Do you want a simple retirement plan? A plan you can implement easily as an independent contractor or small business owner, without a lot of paperwork? A SIMPLE IRA may be the answer.
A SIMPLE IRA plan gives you a tax break, while giving you and your employees a way to build retirement savings. True to its name, it requires no annual filing of Form 5500 with the IRS, which is typical for many other types of small business retirement plans. SIMPLE IRA plans are often set up using IRS Forms 5304-SIMPLE or 5305-SIMPLE.
If you work solo, a SIMPLE plan could really help your retirement saving effort. Frustrated at the annual ceiling on Roth or traditional IRA contributions that lets you save only a few thousand dollars a year? Well, you can direct up to $12,500 per year into a SIMPLE IRA, $15,500 if you are 50 or older.
SIMPLE IRA contributions are made with pre-tax dollars, so they are 100 percent deductible. Just like other IRAs, a SIMPLE IRA allows tax-deferred growth of invested assets.
How does a SIMPLE IRA plan work when you have employees? Each one of your employees gets their own IRA as part of the plan, with the same high annual contribution limits noted above. As an employer, you must contribute to their IRAs each year in one of two ways (and you must inform them which approach you will take for the coming calendar year):
You can elect to match their contributions, dollar-for-dollar, to a limit of 3 percent of their annual salaries. (If you like, you can set this limit as low as 1 percent, but you can only lower the limit from the standard 3 percent in two years out of any five-year period.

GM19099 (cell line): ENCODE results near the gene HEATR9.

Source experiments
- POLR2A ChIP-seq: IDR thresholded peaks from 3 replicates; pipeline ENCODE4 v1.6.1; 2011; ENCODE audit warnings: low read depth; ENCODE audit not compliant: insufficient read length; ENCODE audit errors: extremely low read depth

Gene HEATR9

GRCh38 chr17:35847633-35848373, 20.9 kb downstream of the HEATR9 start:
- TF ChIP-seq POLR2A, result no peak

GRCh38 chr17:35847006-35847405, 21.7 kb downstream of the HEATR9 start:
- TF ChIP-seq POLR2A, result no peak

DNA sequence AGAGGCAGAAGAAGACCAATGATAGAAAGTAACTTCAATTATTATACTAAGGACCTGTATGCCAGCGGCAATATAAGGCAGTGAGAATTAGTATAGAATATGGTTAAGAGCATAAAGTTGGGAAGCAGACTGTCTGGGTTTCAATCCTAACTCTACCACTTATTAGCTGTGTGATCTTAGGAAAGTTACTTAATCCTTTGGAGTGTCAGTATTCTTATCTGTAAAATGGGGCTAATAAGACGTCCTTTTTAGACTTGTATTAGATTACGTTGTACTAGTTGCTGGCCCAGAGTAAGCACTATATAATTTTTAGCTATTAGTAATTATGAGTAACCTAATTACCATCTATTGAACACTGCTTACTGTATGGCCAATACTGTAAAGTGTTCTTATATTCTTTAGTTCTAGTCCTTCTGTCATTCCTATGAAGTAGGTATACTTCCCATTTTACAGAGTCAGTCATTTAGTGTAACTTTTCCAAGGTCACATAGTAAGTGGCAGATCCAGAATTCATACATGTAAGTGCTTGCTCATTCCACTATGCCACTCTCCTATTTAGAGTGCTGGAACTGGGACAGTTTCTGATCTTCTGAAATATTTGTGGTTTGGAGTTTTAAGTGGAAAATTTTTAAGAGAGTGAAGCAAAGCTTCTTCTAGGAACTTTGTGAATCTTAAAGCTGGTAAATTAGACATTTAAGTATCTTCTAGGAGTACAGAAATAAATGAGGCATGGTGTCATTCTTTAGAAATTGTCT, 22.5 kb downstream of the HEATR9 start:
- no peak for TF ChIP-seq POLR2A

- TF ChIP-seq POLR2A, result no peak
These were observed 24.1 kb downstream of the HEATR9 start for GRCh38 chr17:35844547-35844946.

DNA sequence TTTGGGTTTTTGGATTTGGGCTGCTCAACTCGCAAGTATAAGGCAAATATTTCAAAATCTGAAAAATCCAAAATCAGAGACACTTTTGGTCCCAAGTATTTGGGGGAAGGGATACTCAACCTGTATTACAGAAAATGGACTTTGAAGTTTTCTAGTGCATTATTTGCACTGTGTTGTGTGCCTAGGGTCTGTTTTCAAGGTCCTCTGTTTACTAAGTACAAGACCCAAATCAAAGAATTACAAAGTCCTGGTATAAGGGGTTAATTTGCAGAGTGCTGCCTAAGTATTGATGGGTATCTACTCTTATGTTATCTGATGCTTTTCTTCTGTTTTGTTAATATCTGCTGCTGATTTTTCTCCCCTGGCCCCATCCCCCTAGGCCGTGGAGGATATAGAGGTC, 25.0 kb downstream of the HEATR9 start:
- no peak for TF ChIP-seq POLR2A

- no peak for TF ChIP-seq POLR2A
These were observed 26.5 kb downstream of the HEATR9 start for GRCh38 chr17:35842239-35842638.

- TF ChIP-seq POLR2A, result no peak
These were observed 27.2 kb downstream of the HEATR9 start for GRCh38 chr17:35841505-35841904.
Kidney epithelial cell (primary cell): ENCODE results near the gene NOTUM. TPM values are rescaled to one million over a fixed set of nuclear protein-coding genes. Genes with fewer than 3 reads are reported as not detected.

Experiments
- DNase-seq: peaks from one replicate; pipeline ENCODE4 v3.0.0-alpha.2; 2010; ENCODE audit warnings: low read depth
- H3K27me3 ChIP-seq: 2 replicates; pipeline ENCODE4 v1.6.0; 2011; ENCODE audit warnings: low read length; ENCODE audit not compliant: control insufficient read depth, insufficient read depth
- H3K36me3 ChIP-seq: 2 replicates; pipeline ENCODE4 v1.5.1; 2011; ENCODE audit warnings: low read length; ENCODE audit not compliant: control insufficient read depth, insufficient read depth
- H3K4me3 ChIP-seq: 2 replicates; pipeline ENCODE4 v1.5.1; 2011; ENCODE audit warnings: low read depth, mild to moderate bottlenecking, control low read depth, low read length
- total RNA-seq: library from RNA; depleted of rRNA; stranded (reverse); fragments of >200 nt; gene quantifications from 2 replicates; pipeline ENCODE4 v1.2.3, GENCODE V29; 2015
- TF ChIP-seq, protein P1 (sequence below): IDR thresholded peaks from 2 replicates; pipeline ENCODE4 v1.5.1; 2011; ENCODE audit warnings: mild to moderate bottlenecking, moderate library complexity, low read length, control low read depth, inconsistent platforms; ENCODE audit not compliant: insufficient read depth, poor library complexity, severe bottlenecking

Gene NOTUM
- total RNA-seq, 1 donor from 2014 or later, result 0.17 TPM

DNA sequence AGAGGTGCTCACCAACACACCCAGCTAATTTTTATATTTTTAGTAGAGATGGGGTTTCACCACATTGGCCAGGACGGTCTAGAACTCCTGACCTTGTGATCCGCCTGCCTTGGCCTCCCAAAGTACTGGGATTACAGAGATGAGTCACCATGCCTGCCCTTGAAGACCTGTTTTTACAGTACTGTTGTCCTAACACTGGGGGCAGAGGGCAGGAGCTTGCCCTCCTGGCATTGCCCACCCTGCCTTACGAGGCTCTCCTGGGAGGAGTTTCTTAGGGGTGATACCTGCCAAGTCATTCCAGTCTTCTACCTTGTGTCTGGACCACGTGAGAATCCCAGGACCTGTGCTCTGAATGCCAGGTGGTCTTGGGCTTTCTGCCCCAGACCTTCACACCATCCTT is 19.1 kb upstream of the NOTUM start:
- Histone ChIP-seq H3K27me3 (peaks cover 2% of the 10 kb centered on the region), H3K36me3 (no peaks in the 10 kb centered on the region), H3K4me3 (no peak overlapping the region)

Or, you can just make a non-elective contribution of 2% of each employee’s salary to each employee’s plan. If you choose this option, you must make these 2% contributions whether or not the employee makes any plan contributions.
Employee contributions to a SIMPLE IRA are always 100 percent vested, and employees are free to make their own investment decisions. As the accounts are IRAs, the money saved and invested may be held in a variety of investment vehicles offered by particular plan vendors.1
What does an employee have to do to be eligible for the plan? Each employee must meet two simple compensation tests. One, will that employee receive at least $5,000 in compensation from your business this year? Two, did he or she receive $5,000 or more in compensation from your business during any of the two prior years? If both those tests are met, that employee can participate in a SIMPLE IRA plan.
Do SIMPLE IRAs have any shortcomings? Yes, they do; no small business retirement plan is perfect. An employer must always make contributions to a SIMPLE IRA, year-in and year-out. Plan participant loans are also prohibited from SIMPLE IRAs, which is not the case with many other retirement plan accounts. That said, there is much more to like about SIMPLE IRAs than there is to dislike.2
Why not make things SIMPLE? Look into a SIMPLE IRA plan for your business, your employees, and yourself. Sole proprietorships, partnerships, and corporations all have them – for great reasons.
Steve Neher is a certified public accountant with Cordell, Neher & Company, PLLC, a Wenatchee public accounting firm. Steve may be reached at 509-663-1661 or email@example.com.